LM

Reflex
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Wow! Micheal Pascoe didn't have much good to say about the Norfolk Pine! I know they have a massive root system.

I had heard that chopping the tops of them (large trees anyway) ulitmately killed them. They did this to some tall trees near the airport on NI and it upset the trees ability to regulate evaporation and caused the trees to drown/rot away.

Samford Valley Qld.

Reflex
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Snail wrote:

Great set of shots Reflex, by the way. I really love those White terns, so ethereal. Nice snap of the tropicbird too, and I love that fluffy little gannet.

 

Thanks Liam. Ethereal is a great description of the White Tern. They can be a hard bird to photograph under some light conditions with the black eye and all white colouring.

That "fluffy little gannet" is actually a fluffy little Masked Booby. Brown Boobies are occasionally seen on the island as well but I didn't see one while I was there.

Samford Valley Qld.

Rick N
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Sounds and looks a magic trip John.

Great images and now on my bucket list.

White Terns are just gorgeous.

Devster
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Nice shots Reflex. I particularly love the White Terns. Looks like you had a good time. You have well and truley pulled ahead of me in the bird count. (sad face)

Snail
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Reflex wrote:

Wow! Micheal Pascoe didn't have much good to say about the Norfolk Pine! I know they have a massive root system.

Not much good to say at all! They might be big, unsightly and a nuisance in some places but surely they must rank very low in terms of environmental invasiveness.   Maybe they have helped in the recovery of Osprey numbers along the east coast by providing nesting sites(?). Is there many NIPs around brisbane/sunshine coast?

LM

Reflex
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Snail wrote:
Reflex wrote:

Wow! Micheal Pascoe didn't have much good to say about the Norfolk Pine! I know they have a massive root system.

Not much good to say at all! They might be big, unsightly and a nuisance in some places but surely they must rank very low in terms of environmental invasiveness.   Maybe they have helped in the recovery of Osprey numbers along the east coast by providing nesting sites(?). Is there many NIPs around brisbane/sunshine coast?

Yes but it looks like they are on the way out...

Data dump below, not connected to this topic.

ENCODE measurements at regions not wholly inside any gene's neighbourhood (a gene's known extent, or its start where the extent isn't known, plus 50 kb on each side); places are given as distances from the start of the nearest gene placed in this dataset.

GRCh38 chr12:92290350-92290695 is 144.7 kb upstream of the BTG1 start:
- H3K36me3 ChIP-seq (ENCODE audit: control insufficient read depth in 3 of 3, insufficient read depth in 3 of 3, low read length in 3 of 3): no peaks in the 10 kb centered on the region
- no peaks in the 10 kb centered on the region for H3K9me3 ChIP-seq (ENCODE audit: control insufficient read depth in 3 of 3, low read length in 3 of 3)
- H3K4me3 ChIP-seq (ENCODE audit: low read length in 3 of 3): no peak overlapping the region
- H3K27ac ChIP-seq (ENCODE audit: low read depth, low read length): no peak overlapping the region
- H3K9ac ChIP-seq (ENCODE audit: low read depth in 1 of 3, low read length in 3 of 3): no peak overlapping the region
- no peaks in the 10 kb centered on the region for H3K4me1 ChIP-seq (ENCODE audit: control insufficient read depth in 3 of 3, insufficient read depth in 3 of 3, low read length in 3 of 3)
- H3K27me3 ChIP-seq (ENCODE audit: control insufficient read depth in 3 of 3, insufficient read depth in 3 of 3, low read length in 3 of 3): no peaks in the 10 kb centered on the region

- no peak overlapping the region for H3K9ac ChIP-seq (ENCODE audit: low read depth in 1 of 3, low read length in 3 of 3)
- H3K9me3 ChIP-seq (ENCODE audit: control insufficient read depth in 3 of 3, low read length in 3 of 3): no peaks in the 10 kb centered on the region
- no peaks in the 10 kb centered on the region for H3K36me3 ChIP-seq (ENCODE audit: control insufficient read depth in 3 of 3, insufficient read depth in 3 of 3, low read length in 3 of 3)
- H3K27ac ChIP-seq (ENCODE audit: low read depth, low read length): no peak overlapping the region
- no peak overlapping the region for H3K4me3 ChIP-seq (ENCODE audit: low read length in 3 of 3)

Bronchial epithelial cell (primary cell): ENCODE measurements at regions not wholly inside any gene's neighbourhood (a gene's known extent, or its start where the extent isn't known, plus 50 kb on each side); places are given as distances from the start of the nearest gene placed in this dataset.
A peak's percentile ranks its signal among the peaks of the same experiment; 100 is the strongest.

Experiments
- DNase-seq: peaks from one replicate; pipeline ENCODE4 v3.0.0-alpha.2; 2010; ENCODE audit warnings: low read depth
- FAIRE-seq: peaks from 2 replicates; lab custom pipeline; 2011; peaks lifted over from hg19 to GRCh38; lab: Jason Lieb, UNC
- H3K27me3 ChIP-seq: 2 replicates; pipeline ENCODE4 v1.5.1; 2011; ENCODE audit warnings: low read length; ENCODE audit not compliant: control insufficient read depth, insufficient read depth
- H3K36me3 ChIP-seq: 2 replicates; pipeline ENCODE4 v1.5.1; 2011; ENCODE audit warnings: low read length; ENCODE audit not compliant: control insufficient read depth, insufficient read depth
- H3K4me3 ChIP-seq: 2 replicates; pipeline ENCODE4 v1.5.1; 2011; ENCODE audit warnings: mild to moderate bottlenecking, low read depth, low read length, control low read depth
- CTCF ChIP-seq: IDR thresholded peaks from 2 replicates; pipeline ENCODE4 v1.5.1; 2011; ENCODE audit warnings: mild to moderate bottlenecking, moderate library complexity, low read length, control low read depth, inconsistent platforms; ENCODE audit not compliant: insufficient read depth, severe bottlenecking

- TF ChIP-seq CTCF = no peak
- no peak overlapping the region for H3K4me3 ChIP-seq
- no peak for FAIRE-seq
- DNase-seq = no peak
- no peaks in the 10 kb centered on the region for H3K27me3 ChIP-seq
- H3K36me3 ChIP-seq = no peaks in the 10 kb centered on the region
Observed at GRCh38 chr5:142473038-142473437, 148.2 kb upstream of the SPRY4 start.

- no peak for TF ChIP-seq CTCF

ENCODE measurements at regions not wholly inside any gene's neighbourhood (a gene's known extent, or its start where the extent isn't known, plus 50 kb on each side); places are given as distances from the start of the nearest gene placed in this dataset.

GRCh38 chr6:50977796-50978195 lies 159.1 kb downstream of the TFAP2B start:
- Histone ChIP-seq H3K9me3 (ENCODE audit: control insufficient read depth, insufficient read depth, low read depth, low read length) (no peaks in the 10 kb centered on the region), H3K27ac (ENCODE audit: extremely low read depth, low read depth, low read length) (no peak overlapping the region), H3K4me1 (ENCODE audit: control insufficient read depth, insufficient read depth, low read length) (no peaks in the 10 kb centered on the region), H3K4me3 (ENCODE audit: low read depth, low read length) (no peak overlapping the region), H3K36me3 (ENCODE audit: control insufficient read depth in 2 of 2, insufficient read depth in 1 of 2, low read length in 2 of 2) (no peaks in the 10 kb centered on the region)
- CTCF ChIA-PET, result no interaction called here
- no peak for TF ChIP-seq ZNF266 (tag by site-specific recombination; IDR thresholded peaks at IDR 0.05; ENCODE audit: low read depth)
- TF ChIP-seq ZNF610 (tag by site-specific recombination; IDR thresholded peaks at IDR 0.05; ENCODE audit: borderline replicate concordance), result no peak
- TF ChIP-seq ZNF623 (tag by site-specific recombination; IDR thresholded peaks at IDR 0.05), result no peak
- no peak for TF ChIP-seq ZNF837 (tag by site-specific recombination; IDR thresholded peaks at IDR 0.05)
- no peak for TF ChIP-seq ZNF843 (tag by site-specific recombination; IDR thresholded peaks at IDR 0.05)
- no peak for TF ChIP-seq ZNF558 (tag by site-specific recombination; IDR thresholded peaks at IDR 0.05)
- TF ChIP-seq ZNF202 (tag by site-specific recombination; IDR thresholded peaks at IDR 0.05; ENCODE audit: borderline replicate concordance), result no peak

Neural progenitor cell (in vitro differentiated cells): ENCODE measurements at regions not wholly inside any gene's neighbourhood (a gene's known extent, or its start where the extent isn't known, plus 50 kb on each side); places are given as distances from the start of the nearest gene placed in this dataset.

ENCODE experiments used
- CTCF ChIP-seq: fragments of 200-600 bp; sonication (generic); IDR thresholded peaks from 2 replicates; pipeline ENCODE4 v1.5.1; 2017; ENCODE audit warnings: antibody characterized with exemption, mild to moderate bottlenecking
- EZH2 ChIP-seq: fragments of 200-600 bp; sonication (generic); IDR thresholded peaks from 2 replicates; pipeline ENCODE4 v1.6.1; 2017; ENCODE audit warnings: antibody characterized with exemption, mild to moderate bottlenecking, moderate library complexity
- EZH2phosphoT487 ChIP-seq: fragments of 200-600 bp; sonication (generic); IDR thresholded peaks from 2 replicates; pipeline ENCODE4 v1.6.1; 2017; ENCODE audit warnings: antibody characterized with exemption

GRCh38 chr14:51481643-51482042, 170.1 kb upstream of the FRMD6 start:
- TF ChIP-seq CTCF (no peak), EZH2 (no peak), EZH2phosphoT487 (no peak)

I'm pretty sure this is not what you were hoping for. Looks like Pascoe was/is right about the Norfolk Pine being an invasive pest.

http://www.sunshinecoastdaily.com.au/news/last-stand-for-beach-trees/2718512/

"A line of 25 extended from where the Caloundra Coastguard is now based through to Happy Valley at the entrance to Pumicestone Passage. There are now only four of the eight still standing and they are all in very poor condition".

Samford Valley Qld.

Snail
Snail's picture

Reflex wrote:
Snail wrote:
Reflex wrote:

Wow! Micheal Pascoe didn't have much good to say about the Norfolk Pine! I know they have a massive root system.

Not much good to say at all! They might be big, unsightly and a nuisance in some places but surely they must rank very low in terms of environmental invasiveness.   Maybe they have helped in the recovery of Osprey numbers along the east coast by providing nesting sites(?). Is there many NIPs around brisbane/sunshine coast?

Yes but it looks like they are on the way out...

I'm pretty sure this is not what you were hoping for. Looks like Pascoe was/is right about the Norfolk Pine being an invasive pest.

http://www.sunshinecoastdaily.com.au/news/last-stand-for-beach-trees/2718512/

Interesting, I wonder what they will be replaced with. I'm no tree expert, but I can't think of any tall natives that can thrive in the harsh conditions of the beaches and headlands. 

LM

HelloBirdy
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Must have been great to see so many unique birds! Thanks for sharing

Ryu
Canberra
Aiming for DSLR-quality shots with a bridge camera

Woko
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Thanks for the information, Reflex & Snail, but, oh, dear, how dumb am I to be unaware that the Norfolk Island pine is the Norfolk Island Pine. But not quite as dumb as the councils, at least in SA, who continue to plant this species not only along beach fronts but also, for example, along the Angas River at Strathalbyn. Michael Pascoe's article explains clearly why this weed needs to be eradicated. Unfortunately, when councils & other authorities plant weeds such as Norfolk Island Pines they do little or nothing to control their spread into areas where they're not wanted.

WhistlingDuck

Great post Reflex with the info about Norfolk island and your photos. Really like your white terns and the sacred kingfisher shots. Thats a beauty of the tropic bird - its build and beak reminds me of caspian terns.

Congratulations on passing the 250 mark!

Reflex
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A magnificent part of the world.

Samford Valley Qld.